While the first stanza is calm in tone and reflects the fatigue of the soldiers, Owen quickly and unexpectedly changes the tone of the poem as the soldiers are attacked. Owen writes, "Gas! GAS! Quick, boys! -- An ecstasy of fumbling/Fitting the clumsy helmet just in time/But someone still was yelling out and stumbling/And flound'ring like a man in fire or lime" to describe how the soldiers hastily -- and clumsily -- scrambled to put on their gas masks, which are supposed to protect the soldiers from a gas attack (9-12).

The most poignant aspect of the poem is Owen's description of the devastating effect the gas has on the soldiers that did not, or could not, put on their gas masks in time. Owen is horrified by how a soldier "[plunged] at [him], guttering, choking, drowning" and contends that it is hard to accept the reality of the effects of the gas by claiming that only in a dream could someone "pace/Behind the wagon that we flung him in,/And watch the white eyes writhing in his face/His hanging face, like a devil's sick of sin" (17-20). Owen states that anyone who witnesses the horrors of war first-hand knows that the blind patriotic claim that "Dulce et decorum est/Pro patria mori" and that it is not sweet and right to die for one's country.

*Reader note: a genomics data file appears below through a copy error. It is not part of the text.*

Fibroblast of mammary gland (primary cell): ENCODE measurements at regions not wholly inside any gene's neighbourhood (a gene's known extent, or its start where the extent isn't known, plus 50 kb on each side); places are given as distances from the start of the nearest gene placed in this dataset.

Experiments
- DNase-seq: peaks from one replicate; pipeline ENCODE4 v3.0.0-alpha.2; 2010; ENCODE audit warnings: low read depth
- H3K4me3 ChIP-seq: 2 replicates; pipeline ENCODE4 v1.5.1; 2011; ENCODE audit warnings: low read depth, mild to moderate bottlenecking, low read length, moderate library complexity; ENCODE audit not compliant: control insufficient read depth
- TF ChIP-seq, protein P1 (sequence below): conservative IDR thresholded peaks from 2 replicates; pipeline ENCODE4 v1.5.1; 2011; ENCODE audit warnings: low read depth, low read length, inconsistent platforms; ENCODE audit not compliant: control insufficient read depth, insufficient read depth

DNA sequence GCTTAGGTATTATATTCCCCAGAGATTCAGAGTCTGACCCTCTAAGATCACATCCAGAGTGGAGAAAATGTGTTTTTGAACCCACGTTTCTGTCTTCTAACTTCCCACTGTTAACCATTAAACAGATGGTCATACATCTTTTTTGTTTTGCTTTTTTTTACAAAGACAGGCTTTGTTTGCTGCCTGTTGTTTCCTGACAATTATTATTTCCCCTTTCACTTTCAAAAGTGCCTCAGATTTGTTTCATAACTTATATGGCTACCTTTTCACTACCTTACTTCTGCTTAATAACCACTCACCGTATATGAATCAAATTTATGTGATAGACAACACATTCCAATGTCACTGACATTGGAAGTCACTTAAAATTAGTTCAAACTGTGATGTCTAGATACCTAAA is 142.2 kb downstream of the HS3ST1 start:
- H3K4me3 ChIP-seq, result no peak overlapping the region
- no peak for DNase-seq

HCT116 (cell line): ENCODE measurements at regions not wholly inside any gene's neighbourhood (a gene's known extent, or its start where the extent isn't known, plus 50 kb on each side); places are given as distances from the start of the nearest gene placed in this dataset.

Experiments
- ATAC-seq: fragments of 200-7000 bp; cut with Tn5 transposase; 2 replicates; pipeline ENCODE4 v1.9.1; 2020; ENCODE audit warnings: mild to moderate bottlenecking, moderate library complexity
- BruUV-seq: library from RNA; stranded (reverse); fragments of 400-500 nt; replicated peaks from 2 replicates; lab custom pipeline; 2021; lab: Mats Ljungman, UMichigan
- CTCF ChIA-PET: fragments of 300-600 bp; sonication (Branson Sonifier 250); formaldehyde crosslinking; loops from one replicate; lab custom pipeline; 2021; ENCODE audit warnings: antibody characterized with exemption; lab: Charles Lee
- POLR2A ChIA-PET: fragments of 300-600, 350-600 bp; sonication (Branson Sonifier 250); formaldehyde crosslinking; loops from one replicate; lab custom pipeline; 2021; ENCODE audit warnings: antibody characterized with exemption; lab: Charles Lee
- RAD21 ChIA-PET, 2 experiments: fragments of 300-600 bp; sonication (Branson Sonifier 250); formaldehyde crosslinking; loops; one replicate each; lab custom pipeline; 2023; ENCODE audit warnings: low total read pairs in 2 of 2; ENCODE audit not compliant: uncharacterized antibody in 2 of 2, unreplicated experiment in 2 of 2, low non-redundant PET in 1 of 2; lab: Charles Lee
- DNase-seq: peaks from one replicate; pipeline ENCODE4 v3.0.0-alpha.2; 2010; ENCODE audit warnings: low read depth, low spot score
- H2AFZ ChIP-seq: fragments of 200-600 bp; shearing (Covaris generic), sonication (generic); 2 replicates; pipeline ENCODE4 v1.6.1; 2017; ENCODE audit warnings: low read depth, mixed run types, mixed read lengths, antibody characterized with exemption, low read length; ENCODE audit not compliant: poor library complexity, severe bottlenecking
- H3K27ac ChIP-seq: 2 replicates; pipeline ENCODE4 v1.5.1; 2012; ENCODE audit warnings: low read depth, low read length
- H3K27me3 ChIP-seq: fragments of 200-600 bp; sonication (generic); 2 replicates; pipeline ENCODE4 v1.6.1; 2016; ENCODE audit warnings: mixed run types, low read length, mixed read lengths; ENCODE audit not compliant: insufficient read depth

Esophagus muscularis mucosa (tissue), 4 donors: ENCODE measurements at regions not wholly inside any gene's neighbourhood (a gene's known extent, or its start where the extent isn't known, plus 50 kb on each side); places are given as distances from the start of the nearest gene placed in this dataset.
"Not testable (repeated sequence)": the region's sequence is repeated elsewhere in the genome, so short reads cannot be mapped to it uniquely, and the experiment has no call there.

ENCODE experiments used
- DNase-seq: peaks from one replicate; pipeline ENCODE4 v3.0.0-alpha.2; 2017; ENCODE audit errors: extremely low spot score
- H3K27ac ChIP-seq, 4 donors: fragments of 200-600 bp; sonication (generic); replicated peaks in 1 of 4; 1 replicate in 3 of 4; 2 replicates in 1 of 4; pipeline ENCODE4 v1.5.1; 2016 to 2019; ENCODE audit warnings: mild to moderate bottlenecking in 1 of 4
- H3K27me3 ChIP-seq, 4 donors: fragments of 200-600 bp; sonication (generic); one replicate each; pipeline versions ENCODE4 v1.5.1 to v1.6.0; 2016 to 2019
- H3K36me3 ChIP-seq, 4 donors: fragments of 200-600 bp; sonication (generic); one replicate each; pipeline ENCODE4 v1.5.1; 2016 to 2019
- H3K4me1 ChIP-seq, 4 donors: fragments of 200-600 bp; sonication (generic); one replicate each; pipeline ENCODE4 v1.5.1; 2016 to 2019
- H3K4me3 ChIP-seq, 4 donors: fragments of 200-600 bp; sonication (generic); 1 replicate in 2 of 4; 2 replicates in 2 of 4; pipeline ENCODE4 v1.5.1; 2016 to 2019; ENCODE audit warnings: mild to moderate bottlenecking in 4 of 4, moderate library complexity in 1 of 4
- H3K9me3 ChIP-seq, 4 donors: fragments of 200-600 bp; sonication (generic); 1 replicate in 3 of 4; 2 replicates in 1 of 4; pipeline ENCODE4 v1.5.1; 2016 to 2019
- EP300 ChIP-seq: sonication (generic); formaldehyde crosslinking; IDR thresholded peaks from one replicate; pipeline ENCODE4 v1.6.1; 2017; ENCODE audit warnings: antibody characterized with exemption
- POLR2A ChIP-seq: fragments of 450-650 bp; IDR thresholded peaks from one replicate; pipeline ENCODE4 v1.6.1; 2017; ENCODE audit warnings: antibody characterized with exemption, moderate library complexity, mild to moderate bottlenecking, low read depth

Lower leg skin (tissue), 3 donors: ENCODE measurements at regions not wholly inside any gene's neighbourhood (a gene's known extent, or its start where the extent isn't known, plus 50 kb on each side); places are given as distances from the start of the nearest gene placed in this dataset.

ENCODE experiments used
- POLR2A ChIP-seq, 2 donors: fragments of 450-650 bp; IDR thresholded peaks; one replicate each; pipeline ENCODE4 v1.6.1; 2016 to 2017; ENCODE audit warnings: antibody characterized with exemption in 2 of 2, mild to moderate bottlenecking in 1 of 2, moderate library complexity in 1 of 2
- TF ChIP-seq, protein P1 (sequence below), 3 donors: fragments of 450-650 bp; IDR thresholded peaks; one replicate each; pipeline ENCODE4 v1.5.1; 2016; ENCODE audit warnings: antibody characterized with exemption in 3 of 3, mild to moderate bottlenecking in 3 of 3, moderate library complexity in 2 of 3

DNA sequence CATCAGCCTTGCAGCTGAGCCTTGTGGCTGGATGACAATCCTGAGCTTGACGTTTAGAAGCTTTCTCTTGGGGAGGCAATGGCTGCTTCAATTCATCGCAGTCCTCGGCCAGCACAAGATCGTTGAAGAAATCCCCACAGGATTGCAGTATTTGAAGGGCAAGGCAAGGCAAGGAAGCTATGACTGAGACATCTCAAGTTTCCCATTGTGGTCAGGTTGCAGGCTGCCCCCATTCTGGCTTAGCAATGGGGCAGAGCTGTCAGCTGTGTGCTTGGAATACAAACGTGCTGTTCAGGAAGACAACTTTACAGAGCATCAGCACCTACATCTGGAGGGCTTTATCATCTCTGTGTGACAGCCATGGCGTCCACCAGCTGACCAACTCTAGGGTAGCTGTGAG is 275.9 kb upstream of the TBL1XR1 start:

Through his use of imagery, Owen allows the reader to understand his position on war and enables them to visualize the horrors and tragedies he witnessed. Furthermore, he is able to refute the adage that it is sweet and honorable to die for one's country by writing about how his fellow soldiers suffered at the hands of their enemies and how it was not only their lives that were taken from them, but also their physical identities.

Dylan Thomas (1914-1953) was heavily influenced by his father, a literature professor, who ignited his love of literature. One of Thomas's most known works "Do Not Go Gentle Into That Good Night" is a response to his father's death and helps the poet come to terms with his passing. "Do Not Go Gentle Into That Good Night" is unique in its villanelle structure, which allows Thomas to provide…

Cite This Poem: